The lanes for leaving Tunisia and entering Libya, entirely empty and deserted as the only crossings at this moment are in the other direction of people fleeing the violence.
Just a few short weeks ago, first Tunisia and then Egypt were the flash points of protest and revolution. Then, the tidal wave of revolt against autocracy reached Libya, and all of a sudden Tunisia and Egypt overnight became the safe havens of stability. Qaddafi’s indiscriminate use of force and heavy weaponry has exceeded that of any of the other regimes, and Libya may be descending into civil war if he doesn’t lose this battle quickly.
From the Tunisian border to Tripoli, it is only a hundred miles along the Mediterranean coast highway. Fighting has been reported in the towns along the way, with some having fallen to the revolutionary forces and others counter-attacked by Qaddafi. But at the border post of Ras Ajdir, all we can see of these momentous events is the steady stream of people leaving, and none entering. The Qaddafi regime still controls the Libyan side of this border, unlike in the east where the triumphant uprising has opened the gates, allowing movement in from Egypt.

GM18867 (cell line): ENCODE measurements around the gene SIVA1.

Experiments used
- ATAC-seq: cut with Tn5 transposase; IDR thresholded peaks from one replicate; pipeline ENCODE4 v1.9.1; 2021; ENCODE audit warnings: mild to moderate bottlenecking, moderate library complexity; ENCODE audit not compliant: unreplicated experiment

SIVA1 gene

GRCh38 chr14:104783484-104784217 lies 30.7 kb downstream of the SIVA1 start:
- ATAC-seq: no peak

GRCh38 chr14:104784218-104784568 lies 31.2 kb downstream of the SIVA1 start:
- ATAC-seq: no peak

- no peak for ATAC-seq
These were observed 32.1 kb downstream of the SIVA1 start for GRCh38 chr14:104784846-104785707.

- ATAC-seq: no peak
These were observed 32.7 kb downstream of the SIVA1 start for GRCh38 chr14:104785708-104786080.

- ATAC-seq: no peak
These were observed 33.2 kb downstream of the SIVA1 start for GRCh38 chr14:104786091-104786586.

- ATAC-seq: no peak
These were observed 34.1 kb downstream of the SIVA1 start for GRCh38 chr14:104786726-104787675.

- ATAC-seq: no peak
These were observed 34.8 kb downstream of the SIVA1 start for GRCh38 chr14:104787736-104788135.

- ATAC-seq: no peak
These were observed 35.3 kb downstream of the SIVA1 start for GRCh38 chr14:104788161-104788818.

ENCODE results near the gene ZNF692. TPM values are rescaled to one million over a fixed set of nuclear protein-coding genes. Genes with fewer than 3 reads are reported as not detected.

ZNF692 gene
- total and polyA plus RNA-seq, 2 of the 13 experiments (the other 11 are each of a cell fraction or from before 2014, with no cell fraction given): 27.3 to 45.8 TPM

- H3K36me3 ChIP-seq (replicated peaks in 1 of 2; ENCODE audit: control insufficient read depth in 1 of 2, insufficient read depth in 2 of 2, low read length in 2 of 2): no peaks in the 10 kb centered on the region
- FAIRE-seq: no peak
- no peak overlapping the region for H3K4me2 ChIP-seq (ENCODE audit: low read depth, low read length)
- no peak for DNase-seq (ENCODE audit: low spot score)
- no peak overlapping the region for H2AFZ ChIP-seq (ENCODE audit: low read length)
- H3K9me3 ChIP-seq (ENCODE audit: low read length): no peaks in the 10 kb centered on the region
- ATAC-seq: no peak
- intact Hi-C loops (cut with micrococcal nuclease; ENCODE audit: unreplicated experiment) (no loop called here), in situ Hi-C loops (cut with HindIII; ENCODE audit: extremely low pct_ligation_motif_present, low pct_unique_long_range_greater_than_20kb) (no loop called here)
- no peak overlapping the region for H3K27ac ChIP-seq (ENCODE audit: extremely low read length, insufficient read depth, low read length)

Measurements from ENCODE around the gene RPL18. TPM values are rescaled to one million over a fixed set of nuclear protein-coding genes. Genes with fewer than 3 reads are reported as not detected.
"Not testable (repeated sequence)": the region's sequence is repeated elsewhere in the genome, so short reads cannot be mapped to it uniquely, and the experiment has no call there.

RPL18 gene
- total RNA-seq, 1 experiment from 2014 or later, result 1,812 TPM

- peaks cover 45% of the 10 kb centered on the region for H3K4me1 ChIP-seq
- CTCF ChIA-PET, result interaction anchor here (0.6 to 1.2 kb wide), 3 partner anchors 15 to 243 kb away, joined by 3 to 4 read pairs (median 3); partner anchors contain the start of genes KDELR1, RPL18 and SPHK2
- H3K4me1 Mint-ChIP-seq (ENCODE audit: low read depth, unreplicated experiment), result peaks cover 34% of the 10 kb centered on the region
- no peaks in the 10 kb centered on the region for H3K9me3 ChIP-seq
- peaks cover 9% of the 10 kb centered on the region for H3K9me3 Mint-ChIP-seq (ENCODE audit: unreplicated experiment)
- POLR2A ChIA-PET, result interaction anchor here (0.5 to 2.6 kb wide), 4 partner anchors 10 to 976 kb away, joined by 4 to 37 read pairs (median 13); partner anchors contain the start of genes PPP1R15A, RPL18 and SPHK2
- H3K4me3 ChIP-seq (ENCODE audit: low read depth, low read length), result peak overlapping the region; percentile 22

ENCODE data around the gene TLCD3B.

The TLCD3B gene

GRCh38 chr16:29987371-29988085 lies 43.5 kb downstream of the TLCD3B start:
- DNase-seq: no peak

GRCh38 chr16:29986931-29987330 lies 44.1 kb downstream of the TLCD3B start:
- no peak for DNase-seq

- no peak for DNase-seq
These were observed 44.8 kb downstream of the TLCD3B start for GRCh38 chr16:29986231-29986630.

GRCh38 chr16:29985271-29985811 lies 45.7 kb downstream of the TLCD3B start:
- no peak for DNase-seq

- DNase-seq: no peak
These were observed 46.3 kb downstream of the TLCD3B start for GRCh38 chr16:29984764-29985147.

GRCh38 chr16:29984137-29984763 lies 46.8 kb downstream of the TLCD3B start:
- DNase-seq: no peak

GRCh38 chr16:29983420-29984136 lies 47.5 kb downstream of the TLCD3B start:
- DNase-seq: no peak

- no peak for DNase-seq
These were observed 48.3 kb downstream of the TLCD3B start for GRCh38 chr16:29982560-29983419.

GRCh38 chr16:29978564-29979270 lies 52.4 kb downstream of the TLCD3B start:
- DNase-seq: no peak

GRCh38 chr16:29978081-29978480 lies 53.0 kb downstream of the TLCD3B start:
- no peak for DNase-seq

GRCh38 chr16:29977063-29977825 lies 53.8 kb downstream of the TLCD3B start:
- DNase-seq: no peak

A slow but steady stream of thousands of mostly Egyptian and Tunisian guest-workers leave Libya. They board buses to continue their journey to safety.
At any moment, we journalists gathered here calculate, the revolution will reach this border and we’ll be able to enter. But when or how that might happen, we can only speculate. These hundred miles might as well be a million right now. I remember Ruweished in Jordan, bordering Iraq. Termez in Uzbekistan, across the river from Afghanistan. Skopje in Macedonia, when hundreds of thousands of Kosovars were pushed out by Serbian paramilitaries. Once again, all we can do is wait and see, if we decide to stay here.
PHOTOGRAPHS by ALAN CHIN
To see full BagNews series: Middle-East Uprising 2011
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